Nearly 3,000 miles away in Atlanta, the focus on supporting students, employers and communities through continuing and professional education resonates. As Nelson Baker, Dean of Professional Education at Georgia Tech, tells it, “The roles of continuing education units are changing with the increased realizations by various stakeholders for how universities can assist their regions in both workforce (talent development) and economic development.” Examples at Georgia Tech Professional Education (GTPE) include working with companies to provide educational opportunities for their existing workforce. Those programs keep employees current in new knowledge for global competitiveness and give employees a perspective of corporate worth. GTPE also has been working with the State of Georgia Economic Development teams when companies want to move to the state. These opportunities involve showcasing existing efforts in education and training in certain job sectors and putting together programs as part of hiring incentive packages to help ensure that companies have the best talent possible.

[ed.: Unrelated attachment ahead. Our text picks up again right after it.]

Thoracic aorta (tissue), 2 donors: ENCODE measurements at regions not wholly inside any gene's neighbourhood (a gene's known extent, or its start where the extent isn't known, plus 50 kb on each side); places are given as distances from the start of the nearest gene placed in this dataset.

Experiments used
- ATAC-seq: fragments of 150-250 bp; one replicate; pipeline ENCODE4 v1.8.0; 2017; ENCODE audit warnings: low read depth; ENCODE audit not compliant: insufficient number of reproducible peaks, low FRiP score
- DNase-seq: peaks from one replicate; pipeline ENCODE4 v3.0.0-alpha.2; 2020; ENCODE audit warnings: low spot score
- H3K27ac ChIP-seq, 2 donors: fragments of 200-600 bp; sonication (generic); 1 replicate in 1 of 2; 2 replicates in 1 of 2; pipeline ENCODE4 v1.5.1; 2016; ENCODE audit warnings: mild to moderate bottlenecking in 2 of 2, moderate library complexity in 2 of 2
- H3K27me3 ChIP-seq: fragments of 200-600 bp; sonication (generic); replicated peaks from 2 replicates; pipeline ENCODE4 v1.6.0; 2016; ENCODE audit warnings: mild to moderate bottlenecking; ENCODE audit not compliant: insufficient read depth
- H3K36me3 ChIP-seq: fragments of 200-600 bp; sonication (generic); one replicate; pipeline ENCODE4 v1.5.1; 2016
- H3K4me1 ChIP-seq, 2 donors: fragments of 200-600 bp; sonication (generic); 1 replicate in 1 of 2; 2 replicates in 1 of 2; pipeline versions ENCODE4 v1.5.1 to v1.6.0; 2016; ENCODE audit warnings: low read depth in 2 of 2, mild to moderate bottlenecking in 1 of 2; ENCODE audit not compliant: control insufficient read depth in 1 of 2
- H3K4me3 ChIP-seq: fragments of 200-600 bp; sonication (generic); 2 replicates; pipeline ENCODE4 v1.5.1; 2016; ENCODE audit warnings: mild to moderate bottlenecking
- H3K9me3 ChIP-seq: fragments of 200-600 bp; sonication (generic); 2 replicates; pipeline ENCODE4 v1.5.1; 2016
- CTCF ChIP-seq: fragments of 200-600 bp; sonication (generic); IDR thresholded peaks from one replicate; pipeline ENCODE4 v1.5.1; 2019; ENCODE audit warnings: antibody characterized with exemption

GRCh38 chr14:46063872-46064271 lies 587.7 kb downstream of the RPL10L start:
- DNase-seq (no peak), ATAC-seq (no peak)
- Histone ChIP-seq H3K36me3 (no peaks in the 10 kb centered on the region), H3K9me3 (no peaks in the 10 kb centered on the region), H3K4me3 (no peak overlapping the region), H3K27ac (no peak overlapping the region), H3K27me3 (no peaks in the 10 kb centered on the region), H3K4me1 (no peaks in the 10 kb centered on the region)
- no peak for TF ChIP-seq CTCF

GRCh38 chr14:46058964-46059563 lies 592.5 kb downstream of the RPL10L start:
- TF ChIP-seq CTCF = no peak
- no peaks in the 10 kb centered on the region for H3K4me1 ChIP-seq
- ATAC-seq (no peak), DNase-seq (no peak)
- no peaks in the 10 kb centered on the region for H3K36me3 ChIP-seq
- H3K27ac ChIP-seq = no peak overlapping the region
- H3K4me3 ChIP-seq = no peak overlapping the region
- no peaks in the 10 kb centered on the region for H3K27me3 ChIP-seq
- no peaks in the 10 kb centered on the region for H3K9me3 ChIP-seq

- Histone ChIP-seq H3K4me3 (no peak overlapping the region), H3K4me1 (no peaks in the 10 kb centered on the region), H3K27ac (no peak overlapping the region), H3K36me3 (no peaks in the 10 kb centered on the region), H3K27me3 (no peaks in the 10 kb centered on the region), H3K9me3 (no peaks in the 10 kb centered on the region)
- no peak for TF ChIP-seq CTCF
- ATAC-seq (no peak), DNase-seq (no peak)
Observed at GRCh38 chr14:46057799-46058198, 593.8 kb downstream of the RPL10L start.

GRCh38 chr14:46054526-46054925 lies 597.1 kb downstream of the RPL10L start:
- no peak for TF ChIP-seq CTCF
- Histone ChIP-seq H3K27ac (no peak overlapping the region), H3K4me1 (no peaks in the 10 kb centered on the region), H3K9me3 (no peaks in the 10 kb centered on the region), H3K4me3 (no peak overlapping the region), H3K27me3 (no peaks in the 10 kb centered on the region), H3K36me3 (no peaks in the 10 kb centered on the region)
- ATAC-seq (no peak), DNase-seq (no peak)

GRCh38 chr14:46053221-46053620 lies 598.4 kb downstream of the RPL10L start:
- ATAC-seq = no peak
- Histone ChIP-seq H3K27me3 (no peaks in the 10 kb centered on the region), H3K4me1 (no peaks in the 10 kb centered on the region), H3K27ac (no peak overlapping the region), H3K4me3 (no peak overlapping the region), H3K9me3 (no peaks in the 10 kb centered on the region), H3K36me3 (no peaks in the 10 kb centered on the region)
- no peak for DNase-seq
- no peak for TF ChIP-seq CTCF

Regional talent and economic development is critically important, and many continuing and professional education units are the direct links between university campuses and the regions they serve. In addition broader, national goals are being addressed through cross-institutional partnerships. For instance, the Lumina Foundation and others have noted that to remain globally competitive, the U.S. must increase the number of American workers with some college credential from about 45 percent today to 60 percent by 2025. To support this effort, the continuing education units at Georgia Tech, the University of Washington, University of Wisconsin-Extension, UCLA, UC-Irvine and UC-Davis collaborated to create the University Learning Store, a department store-like venue for university credentials from badges to degrees. Although the University Learning Store is only getting started, the goal is clear: combine the academic strength of several top, national universities into a one-stop shop where anyone anywhere in the world can go, learn, and earn credentials that meet their specific needs.
There was a time when continuing education was little more than personal enrichment. Those days are over. Continuing education has broadened into professional education, and for many institutions and the communities in which they operate, it has become a critical resource for talent development, economic growth and community health.
Author Perspective: Administrator